Priscilla: That’s really cool. It seems like you were really intentional about your strategy throughout the years, which is I would say pretty rare and unique, but obviously it really served you well once you were in business school and you knew you wanting to do consulting. At what point did management consulting get on your radar? How did you know that that was something you wanted to pursue?

Aaron: From the undergrad business school from UVA, there’s actually quite a few people who go into consulting. I wasn’t exposed to it just during that time. I didn’t even know what to look for. So my mind was always brand marketing. But soon after, when I was at a Capital One, and I started talking to some more friends, meeting more people and find out, “Oh, that’s pretty cool.” Like consulting, you get exposure to multiple different companies, you get to travel, something that piqued my interest, not something that I was sure that I wanted to do, but it was something that was like, potentially in the future. And on top of that, before I move on to the second time, I want to say like, at all times, when I was building my career, I didn’t know exactly where I wanted to be. But it was more of thinking about, I wanted to leave room where it made sense if I went that way. So like if, say, if I wanted to go into music with Spotify, I will want to have works that could connect me to be able to go that direction. So I never exactly knew like, hey, I always wanted to be at Sony Pictures when I was at Capital One but it was more of a thing like, I was always incrementally building upon my past experience, so that I could be able to go that direction. So just wanted to make that clear. So after the first point of when I was exposed to consulting the second point, I was actually exposed to one of the MBB firms when I was working with Sony Pictures. And that’s when, you know, I was fascinated. The team was very smart, very intelligent, structured, high performing, move fast, and I learn more about them. The fact that the type of work they were touching, even at a young age, I just knew like beyond just the opportunities that were open for management consultants at high prestigious firms was the soft skills that they developed. How exact and professional they spoke with their client. Every meeting wasn’t just a meeting just to have or cover track, it was always with intention in mind to move the problem solving and trying to find the solution faster and forward. People know. Sometimes I imagined who’s listening to this podcast. Sometimes you have meetings where it’s just kind of cyclical. And then, there’s just another thing you have that meeting but then no one steps back and as like why like how are we pushing, you know, the solution in these 20 minutes to make sure that we are further along than we were 20 minutes ago. This is what this firm did. And that really spoke to me. So I would say that was time I was like, hey, like whether something I will want to do for the rest of my life afterward. I know that I will want a career in consulting because I want to develop those skills almost at an unconscious level. So that’s probably the second time I got exposed and I was like, Oh, I could see myself in the consulting industry.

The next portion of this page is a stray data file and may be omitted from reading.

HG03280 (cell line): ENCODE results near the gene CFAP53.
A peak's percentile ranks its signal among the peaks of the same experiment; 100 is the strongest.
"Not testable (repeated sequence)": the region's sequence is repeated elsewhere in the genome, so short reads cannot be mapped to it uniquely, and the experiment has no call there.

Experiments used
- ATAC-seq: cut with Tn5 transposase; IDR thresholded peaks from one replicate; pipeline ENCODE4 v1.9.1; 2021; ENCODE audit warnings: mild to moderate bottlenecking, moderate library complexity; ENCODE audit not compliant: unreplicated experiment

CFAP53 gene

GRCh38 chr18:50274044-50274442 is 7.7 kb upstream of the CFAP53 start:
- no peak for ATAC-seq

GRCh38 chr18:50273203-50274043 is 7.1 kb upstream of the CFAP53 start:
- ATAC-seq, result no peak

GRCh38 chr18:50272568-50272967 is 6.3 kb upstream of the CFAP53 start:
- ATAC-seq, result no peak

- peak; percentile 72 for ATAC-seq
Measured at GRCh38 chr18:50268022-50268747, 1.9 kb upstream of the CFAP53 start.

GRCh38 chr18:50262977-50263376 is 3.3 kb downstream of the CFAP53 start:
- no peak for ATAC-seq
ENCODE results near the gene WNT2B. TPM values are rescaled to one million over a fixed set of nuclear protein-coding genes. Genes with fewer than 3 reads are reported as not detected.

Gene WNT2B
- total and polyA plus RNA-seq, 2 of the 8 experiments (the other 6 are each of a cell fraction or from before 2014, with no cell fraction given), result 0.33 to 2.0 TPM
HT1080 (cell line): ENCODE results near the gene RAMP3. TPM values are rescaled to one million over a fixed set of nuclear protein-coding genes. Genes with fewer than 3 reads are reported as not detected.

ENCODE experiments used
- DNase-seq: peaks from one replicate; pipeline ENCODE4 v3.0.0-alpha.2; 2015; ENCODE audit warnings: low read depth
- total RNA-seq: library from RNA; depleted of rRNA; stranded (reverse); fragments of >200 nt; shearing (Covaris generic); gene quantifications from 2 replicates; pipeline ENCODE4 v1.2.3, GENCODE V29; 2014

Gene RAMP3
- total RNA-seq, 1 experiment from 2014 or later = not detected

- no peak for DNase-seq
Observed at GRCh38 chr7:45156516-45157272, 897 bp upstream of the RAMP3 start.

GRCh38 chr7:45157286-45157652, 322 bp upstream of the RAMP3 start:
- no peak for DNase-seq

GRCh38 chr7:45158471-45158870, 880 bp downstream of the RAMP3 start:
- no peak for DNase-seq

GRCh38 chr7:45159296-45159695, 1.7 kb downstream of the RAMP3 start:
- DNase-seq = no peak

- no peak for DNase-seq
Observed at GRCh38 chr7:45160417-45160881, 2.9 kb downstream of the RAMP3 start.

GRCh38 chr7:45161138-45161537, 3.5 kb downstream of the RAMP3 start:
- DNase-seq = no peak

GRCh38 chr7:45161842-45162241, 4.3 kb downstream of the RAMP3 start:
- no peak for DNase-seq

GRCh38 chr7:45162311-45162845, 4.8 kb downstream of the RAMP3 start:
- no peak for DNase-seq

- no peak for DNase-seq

Priscilla: Okay, so now let’s talk about your MBA journey. You decided to go to UVA Darden, you had other options, you got a McKinsey internship offer, you accepted a full-time offer to join McKinsey. And that’s where you are now, McKinsey is one of the top three management consulting firms, one of the most elite, right? A lot of people would say, it’s the best one. MBB, for those who don’t know, stands for McKinsey, BCG and Bain. And so, yeah, like what did it feel like for you to get that internship and to now be in this full-time like, that must have been like such a huge accomplishment.

Aaron: I was ecstatic. It was a hard road. I’m not going to lie. The networking and the case prep, I was extremely excited. One, just the amount of work I put in but two when I was working at Sony Pictures and even applying for the MBA programs, my thought process as far as like applying. What I will want to do post MBA was always like consulting firm like McKinsey, right? Like, I wasn’t sure if I would ever get the opportunity to work for McKinsey so it was always a consulting firm like McKinsey. So at the back of my mind, like it wasn’t only the hard work that I’ve done, but it was also the fact that I felt like it was a dream come true. The people I met at McKinsey were amazing folks that well, they weren’t just smart, they knew how to engage how to influence and I was very happy about that Atlanta office, in particular, there are already three women black partners, so they mean to just say they were about diversity, they actually had them in leadership. So a show like this company actually stood behind what they said. So I was Yeah, I was very happy about getting that offer.

Priscilla: That’s amazing. So switching gears here a little bit, I want to talk about imposter syndrome. We talk about it a lot on the podcast and I just want to hear like, did you experience imposter syndrome throughout your 20s? How did you manage that?